News Plurality and Digital Intermediaries

August 28, 2012 • Media and Politics • by

New Reuters Institute for the Study of Journalism (RISJ) report examines digital intermediaries and their effect on news plurality in contemporary media.

“News Plurality in a Digital World,” authored by communication policy expert Robin Foster in July 2012, contains a complex diagnosis of the contemporary media scene, explaining that new and existing forms of digital intermediaries have the potential to become crucial gatekeepers of news content.

The RISJ report warned that, “new and powerful intermediaries […] can play a hugely positive role in facilitating wide and open access to news content. But the decisions they take could equally constrain or control access to news.”

Digital intermediaries – a group consisting of news aggregators, social networks, search engines, and digital application stores – have become an increasingly powerful arm of the news sector. A recent Reuters Institute Digital News Report validated the growth of digital intermediaries in reporting that, “30 percent of online news users use search engines as one of the main ways they access news, 22 percent use news aggregators, and 20 percent use social media.”

To date, little is known about how the actions of digital intermediaries could affect news plurality and how the current regulatory environment would respond to such a threat. Foster seeks to fill this gap by examining the behavior of digital intermediaries while also analyzing the value or detriment of their actions.

In his report, Foster paints an intricate portrait of the role played by digital intermediaries, layering and dissecting the differences and characteristics of each aspect.  Initially Foster separates the category of digital intermediaries by classifying four different forms – news aggregators (Yahoo), search engines (Google), social media (Facebook), and digital stores and devices (Apple inc.).

These four forms are then divided into two groups. The first group consists of news aggregators, which according to Foster, “should be treated in the same way as established news media when considering plurality, ownership, and press regulations.”  Examples include sites such as Yahoo, MSN, and the Huffington Post.

The remaining intermediaries – search engines, social networks, and app stores – are classified separately because they are neither neutral nor full members of the traditional news sector, as news aggregators are.  Their impact on news plurality can be again classified into four separate categories – distribution, editorial judgments, future economic models, and political influence.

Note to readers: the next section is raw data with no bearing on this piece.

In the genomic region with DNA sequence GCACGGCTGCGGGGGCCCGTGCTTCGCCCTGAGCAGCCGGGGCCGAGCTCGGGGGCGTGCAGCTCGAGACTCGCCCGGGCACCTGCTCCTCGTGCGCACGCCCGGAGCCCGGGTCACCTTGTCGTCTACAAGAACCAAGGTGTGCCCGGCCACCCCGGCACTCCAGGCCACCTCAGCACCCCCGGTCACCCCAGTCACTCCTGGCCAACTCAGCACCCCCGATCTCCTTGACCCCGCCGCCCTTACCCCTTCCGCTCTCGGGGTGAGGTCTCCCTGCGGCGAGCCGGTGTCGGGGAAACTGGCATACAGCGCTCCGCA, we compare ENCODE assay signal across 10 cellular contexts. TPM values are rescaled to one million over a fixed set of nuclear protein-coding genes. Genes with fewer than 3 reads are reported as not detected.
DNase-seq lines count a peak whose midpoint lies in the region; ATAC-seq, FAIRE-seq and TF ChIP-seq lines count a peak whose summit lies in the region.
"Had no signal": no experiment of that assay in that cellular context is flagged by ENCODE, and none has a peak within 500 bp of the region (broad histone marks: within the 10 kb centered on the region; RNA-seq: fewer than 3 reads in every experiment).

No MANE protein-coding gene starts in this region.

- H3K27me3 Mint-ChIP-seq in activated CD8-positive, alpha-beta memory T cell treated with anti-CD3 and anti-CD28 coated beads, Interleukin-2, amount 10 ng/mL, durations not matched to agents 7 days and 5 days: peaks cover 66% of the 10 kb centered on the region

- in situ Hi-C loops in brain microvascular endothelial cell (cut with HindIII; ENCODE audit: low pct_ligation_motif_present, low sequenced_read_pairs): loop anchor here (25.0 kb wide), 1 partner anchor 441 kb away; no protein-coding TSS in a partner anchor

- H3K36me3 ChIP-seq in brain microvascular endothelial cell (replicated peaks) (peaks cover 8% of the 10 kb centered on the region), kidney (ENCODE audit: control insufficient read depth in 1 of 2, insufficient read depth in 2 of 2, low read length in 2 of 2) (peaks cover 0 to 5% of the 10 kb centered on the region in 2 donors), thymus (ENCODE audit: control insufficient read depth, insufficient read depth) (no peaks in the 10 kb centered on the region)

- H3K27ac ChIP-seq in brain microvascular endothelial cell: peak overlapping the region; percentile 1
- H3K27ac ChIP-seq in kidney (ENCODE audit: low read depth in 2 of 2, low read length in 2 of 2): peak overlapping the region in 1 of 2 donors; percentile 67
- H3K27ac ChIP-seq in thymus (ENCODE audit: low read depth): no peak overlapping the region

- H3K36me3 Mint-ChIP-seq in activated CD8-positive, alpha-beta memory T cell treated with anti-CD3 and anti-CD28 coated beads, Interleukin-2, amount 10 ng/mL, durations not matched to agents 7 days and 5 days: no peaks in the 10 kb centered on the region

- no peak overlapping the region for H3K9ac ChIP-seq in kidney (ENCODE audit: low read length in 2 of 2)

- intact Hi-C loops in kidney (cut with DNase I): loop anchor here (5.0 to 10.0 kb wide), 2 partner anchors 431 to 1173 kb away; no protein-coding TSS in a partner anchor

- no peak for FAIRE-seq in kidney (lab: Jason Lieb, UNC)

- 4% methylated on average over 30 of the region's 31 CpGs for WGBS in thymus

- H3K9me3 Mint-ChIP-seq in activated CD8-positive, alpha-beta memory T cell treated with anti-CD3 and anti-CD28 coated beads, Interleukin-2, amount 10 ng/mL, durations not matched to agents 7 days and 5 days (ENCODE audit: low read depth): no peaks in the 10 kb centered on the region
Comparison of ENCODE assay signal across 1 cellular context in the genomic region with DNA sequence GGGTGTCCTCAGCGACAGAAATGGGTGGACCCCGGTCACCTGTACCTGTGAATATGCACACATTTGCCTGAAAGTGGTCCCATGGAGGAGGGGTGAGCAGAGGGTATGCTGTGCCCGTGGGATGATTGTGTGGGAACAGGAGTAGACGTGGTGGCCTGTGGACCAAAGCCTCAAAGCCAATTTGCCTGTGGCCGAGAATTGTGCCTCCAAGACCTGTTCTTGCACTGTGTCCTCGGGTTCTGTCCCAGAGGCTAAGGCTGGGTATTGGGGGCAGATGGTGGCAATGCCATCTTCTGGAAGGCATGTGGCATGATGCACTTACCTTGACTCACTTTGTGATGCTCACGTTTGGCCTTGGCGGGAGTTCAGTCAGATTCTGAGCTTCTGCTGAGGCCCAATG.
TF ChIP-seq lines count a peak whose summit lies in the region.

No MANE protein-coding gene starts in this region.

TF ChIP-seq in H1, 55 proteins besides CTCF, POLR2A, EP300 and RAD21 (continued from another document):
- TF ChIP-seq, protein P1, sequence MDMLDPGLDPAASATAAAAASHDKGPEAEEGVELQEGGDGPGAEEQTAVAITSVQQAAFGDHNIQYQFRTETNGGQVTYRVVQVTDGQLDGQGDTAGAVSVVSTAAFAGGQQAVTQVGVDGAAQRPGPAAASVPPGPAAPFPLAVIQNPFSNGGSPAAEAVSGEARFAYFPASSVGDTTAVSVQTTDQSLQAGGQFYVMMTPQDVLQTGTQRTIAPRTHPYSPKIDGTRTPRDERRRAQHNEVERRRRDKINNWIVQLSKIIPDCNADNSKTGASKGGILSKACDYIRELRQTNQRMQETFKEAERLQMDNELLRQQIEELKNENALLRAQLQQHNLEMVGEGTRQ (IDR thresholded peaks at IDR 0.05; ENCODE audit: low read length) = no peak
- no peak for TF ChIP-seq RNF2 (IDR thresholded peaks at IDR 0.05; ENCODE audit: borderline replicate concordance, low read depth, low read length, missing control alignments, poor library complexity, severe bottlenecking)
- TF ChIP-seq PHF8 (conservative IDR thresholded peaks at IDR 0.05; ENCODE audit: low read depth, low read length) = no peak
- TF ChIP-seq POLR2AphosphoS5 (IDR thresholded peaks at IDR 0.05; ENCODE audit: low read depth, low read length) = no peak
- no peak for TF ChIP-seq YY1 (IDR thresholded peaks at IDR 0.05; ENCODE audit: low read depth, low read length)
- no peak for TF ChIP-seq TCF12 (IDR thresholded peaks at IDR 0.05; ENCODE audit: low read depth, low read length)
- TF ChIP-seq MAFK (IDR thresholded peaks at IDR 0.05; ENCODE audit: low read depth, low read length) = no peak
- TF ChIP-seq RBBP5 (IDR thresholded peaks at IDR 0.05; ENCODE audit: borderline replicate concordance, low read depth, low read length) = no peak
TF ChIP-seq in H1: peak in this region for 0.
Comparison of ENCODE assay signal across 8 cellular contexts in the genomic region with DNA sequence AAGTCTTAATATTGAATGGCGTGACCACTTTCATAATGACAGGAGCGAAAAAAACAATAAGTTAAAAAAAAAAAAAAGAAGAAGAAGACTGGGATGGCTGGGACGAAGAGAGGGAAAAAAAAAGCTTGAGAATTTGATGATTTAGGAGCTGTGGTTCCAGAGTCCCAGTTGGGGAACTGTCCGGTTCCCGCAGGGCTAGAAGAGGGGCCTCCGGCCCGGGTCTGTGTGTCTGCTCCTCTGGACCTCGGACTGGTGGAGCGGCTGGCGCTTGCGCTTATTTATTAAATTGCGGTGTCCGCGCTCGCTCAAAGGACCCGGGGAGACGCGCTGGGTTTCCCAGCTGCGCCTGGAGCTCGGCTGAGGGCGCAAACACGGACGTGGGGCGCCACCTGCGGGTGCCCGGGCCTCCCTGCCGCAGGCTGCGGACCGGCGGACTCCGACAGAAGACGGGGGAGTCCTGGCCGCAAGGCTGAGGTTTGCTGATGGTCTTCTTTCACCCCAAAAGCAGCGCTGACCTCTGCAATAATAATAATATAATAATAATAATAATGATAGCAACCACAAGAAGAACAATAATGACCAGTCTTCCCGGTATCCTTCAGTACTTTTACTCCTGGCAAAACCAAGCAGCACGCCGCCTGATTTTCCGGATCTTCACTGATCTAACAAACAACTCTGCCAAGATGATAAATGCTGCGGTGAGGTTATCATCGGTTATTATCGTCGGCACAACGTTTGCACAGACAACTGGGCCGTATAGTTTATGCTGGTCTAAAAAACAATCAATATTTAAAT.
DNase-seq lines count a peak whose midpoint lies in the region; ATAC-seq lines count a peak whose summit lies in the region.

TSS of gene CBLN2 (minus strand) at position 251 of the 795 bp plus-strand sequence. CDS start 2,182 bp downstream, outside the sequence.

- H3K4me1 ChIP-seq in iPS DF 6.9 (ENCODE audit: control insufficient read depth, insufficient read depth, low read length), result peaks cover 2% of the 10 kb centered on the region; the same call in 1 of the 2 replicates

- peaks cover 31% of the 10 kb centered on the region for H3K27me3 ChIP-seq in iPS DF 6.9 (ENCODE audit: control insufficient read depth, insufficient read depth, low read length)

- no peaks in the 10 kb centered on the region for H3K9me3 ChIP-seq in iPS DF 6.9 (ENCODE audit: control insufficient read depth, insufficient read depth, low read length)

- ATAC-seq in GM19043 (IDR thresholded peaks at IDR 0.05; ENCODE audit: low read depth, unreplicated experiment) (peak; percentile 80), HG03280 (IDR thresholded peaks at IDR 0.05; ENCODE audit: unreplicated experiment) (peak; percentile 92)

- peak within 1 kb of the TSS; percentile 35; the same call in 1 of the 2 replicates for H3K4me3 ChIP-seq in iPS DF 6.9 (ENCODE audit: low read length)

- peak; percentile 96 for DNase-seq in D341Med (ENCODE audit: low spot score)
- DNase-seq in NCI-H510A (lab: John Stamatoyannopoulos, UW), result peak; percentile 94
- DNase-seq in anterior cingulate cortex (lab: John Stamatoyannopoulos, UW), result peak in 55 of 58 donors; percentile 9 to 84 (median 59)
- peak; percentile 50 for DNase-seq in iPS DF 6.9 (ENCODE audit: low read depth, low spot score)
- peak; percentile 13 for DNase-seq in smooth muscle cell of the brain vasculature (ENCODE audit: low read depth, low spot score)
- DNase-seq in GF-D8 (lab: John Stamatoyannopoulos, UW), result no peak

As Foster and others address the growth of digital mediums and point to a new and potentially lucrative sector for a struggling media market, holes in the current regulatory system could create problems in the future if large digital intermediaries begin to threaten media plurality.

For example, “distribution bottlenecks” could develop as large private digital intermediaries begin to gain access to key demographic groups, thus providing augmented leverage and a motive to restrict plurality to increase profits.

In addition, as companies increase their size and share of profits, their role in shaping future economic models, editorial judgments, and political influence over the sector will increase

Foster concludes his analysis by pointing to a lack of existing regulation as well as the inability of current policy to restrict the growing threat to news plurality.  Three companies listed heavily in Foster’s report (Google, Yahoo, and Facebook) own the top four most viewed websites on the Internet, meaning their potential share of the market could grow quickly before safeguards are in place.

Current options for restrictions include the banning of large media conglomerates, caps on market share, and public media funding.  The difficulty in using these methods is twofold, both in the sense that exhibiting harsh restrictions on a volatile market could damage potential growth and also that public funding is often held under extreme scrutiny.

Foster outlines a potential policy and regulatory future for digital intermediaries by designing a four-tiered approach meant to quell the power of burgeoning media conglomerates without aggressively clipping their wings.

The approach begins by designing new effective competition requirements in order to respond to dangerous fluctuations in the market that could potentially decrease news plurality in the future.  Foster suggests “regular monitoring of market developments by a designated authority,” as part of the potential solution.

Foster continues by outlining potential transparency guidelines for digital intermediaries, similar to those currently used by UK policy-makers, in order to open a dialogue that “engages [digital intermediaries] in the plurality debate and to ensure that their actions and policies are properly informed by the UK public interest.”

Lastly, Foster recommends that policy for digital intermediaries be written into new media regulations and that Ofcom, the independent regulator and competition authority for the UK’s communications industry, conduct a formal review.

While attention turns to staving off the demise of the fourth estate, hopes are high that digital media and the potential of the medium will breath new life into the ultimate goals of the contemporary news world.  Unfortunately, as Foster states, the evolution of digital media outlets is mainly in the hands of “new and powerful intermediaries, such as Apple, Google, Amazon, and Facebook.” – meaning the behavior of these players will largely dictate the plurality of digital news media in the coming future.

The RISJ report is an important step in both identifying the intentions of the market’s players, while also mapping future regulatory policy in order to secure the protection of news plurality.

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